Wednesday, June 22, 2011
On June 16 the Louisiana House of Representatives voted unsuccessfully to override Gov. Bobby Jindal's mindlessly ideological veto of a bill renewing 4 cents of the state's tax on a pack of cigarettes.
Wednesday, June 22, 2011
On June 16 the Louisiana House of Representatives voted unsuccessfully to override Gov. Bobby Jindal's mindlessly ideological veto of a bill renewing 4 cents of the state's tax on a pack of cigarettes. The tax was devoted to underwriting health care and, supporters pointed out, renewing it could have helped leverage an additional $38 million in federal funds for health care in one of the most unhealthy states in the nation. That's $50 million up in smoke.
The House needed 70 votes to override the veto - the exact number of reps who voted for the renewal in May. But, fearing reprisals from the governor, putting party over principle (in fairness, two Democrats also defected) or merely divorced from their senses, 11 reps changed their votes and sided with Jindal.
Speaker Pro Tem Joel Robideaux's 180 we understand: He'll need Jindal's support in next year's bid to become House speaker. But we don't condone it. With Rep. Nancy Landry giving Lafayette a pusillanimous pair, the Hub City accounted for nearly 20 percent of the override's failure.
Robideaux and Landry were joined in betraying their better angels by Reps. Robert Billiot, D-Westwego, Steve Carter, R-Baton Rouge, Charles Chaney, R-Rayville, Jim Fannin, D-Jonesboro, Hunter Greene, R-Baton Rouge, Frank Hoffmann, R-West Monroe, Kay Katz, R-Monroe, Thomas McVea, R-Jackson and Thomas Wilmott, R-Kenner.
Contrast how two Republicans accounted for their override vote: Landry acknowledged that her stepmother died of lung cancer and she didn't believe the renewal was a new tax. Yet, she sided with Jindal because, she told Gannett, she's "going to be, hopefully, working with the governor another four years" and she "didn't think it was worth a challenge to him." Ruston's Hollis Downs stuck to his principles, voting for both the renewal and the override. Downs cited his father's death from emphysema: "I would dishonor his life if I didn't do everything I can to reduce smoking."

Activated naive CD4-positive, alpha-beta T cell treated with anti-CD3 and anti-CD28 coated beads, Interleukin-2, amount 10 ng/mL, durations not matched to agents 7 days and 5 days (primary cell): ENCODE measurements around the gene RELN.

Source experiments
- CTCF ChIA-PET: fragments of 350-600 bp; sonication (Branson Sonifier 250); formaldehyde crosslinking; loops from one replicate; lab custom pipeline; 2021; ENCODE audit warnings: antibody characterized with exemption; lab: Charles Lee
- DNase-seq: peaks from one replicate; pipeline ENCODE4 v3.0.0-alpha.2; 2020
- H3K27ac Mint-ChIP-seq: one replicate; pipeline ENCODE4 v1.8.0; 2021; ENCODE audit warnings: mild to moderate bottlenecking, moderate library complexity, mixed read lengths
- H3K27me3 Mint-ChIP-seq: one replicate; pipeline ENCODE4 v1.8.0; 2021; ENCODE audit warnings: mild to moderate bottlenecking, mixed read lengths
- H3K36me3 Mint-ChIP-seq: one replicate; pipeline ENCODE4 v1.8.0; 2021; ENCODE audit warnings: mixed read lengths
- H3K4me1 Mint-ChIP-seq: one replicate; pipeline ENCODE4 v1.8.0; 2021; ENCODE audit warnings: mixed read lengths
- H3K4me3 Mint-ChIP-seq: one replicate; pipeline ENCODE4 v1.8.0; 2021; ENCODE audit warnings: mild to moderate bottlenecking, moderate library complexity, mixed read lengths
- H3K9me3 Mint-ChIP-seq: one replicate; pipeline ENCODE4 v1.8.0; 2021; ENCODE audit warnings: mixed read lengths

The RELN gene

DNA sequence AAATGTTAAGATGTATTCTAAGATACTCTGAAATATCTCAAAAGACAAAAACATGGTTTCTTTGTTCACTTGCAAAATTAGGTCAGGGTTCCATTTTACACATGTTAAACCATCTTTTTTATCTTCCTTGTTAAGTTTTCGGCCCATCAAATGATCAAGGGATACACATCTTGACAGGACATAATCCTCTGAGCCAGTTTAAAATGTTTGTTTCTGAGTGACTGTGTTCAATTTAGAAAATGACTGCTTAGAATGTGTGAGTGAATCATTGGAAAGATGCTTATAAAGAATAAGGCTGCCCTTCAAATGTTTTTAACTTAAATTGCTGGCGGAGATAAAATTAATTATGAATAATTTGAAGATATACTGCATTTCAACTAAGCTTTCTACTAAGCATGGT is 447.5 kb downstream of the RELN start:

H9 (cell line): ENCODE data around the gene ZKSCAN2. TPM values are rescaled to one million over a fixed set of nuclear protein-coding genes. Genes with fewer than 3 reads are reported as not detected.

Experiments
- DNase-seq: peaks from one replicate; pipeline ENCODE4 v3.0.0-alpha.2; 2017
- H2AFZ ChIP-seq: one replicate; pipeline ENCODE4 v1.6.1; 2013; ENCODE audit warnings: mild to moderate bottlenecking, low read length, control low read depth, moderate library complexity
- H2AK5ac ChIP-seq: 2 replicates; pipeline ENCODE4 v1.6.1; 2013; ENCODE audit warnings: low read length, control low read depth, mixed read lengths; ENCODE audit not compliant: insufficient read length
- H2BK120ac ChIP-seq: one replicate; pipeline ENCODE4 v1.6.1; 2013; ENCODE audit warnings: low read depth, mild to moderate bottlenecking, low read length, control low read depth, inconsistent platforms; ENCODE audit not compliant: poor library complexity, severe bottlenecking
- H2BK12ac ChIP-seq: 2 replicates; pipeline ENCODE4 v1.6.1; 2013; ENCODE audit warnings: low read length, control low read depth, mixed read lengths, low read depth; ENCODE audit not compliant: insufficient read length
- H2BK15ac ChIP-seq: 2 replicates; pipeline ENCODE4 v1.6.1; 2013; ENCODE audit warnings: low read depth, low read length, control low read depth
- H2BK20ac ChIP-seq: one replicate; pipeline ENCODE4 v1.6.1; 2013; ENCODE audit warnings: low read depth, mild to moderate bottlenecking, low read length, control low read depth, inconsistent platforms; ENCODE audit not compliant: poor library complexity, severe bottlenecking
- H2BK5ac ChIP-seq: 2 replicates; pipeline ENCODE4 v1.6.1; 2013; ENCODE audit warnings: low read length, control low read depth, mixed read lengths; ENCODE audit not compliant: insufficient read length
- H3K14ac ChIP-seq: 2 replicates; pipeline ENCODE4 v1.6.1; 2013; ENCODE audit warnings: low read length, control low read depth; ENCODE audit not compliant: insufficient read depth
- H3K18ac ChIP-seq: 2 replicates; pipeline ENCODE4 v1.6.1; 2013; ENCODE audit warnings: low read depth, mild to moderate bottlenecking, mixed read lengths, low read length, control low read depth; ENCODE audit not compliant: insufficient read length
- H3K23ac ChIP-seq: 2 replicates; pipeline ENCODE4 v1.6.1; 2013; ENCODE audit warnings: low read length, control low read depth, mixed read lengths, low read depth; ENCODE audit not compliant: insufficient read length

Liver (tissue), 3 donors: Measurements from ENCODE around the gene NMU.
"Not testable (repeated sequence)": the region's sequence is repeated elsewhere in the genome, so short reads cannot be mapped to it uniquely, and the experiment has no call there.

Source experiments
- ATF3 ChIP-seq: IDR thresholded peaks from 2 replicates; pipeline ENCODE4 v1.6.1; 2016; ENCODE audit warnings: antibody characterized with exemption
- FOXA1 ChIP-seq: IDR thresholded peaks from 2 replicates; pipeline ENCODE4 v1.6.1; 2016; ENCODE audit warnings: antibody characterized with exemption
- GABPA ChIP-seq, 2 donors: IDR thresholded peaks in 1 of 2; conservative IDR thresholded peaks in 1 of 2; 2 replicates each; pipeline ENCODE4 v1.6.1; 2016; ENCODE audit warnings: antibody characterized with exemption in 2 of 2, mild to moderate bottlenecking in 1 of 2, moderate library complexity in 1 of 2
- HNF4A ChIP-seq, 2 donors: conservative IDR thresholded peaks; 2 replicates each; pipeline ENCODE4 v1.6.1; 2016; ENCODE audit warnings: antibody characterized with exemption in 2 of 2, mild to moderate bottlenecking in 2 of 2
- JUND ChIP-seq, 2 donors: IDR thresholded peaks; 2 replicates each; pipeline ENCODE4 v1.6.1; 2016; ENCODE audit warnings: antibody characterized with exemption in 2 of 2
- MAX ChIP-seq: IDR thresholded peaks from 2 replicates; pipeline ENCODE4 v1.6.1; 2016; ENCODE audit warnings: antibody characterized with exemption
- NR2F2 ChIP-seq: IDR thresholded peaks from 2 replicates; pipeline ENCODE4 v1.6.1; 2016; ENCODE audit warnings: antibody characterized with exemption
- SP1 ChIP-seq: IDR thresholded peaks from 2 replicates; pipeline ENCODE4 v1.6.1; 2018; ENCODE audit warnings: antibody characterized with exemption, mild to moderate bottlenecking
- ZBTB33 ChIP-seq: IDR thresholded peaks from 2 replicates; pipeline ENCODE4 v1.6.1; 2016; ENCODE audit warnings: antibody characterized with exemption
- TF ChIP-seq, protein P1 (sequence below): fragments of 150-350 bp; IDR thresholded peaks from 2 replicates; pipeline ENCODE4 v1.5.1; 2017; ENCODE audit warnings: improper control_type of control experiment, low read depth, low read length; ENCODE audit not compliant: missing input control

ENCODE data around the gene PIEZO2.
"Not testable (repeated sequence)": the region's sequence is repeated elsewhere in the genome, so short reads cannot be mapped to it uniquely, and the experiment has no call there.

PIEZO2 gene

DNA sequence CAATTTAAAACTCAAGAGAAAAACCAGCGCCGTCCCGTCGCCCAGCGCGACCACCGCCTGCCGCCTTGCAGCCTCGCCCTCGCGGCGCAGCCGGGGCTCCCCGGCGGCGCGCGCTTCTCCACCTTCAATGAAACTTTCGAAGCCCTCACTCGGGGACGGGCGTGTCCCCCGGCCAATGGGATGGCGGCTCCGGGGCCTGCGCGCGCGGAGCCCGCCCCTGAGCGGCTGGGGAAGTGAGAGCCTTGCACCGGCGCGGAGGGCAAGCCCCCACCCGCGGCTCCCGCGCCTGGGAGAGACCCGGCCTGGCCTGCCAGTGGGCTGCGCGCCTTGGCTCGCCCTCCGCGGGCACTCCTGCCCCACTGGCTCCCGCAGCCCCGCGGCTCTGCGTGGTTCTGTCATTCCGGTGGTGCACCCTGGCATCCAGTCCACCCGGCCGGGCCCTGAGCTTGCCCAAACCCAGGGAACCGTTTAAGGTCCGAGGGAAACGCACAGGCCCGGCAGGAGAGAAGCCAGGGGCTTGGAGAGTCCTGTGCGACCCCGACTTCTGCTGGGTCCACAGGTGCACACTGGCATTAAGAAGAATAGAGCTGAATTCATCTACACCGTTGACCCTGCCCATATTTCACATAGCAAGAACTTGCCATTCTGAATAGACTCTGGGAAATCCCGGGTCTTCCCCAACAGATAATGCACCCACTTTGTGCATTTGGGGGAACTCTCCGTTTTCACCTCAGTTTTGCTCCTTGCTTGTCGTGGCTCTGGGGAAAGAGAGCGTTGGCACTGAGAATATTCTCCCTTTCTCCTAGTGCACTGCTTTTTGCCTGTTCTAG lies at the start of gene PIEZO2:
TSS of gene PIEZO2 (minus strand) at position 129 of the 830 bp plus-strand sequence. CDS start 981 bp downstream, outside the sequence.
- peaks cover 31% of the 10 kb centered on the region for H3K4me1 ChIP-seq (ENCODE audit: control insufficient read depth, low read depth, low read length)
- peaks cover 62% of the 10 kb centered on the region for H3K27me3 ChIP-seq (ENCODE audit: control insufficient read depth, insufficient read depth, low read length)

Let's not forget that Jindal, when he was secretary of the state Department of Health and Hospitals, defended such consumption taxes as a means of reducing smoking and covering state health care costs for smokers - you know, the mark of a "just society."
Kudos to Lafayette Parish Reps. Bobby Badon and Rickey Hardy, who voted to renew and override. The latter took advantage of the House's epic failure by pointing out, a pack of smokes in one hand and a textbook in the other, that while Louisiana is lowering the cost of smoking - arguably an enticement for young people - we're raising the cost of higher education.
We hope these 11 state reps can sleep at night.
No, wait, we don't.
[Editor's Note: Democratic state Rep. Harold Ritchie of Bogalusa made an 11th hour maneuver Monday, tacking his cigarette tax onto SB53, a proposed constitutional amendment to dedicate more tobacco settlement dollars to TOPS. Given the opportunity to redeem themselves, Robideaux and Landry instead voted against the cigarette tax amendment, which passed 59-40, but later voted for the TOPS bill. If the Senate concurs with the House, the constitutional amendment will go to a vote of the people. Follow The Independent online for updates on this story.]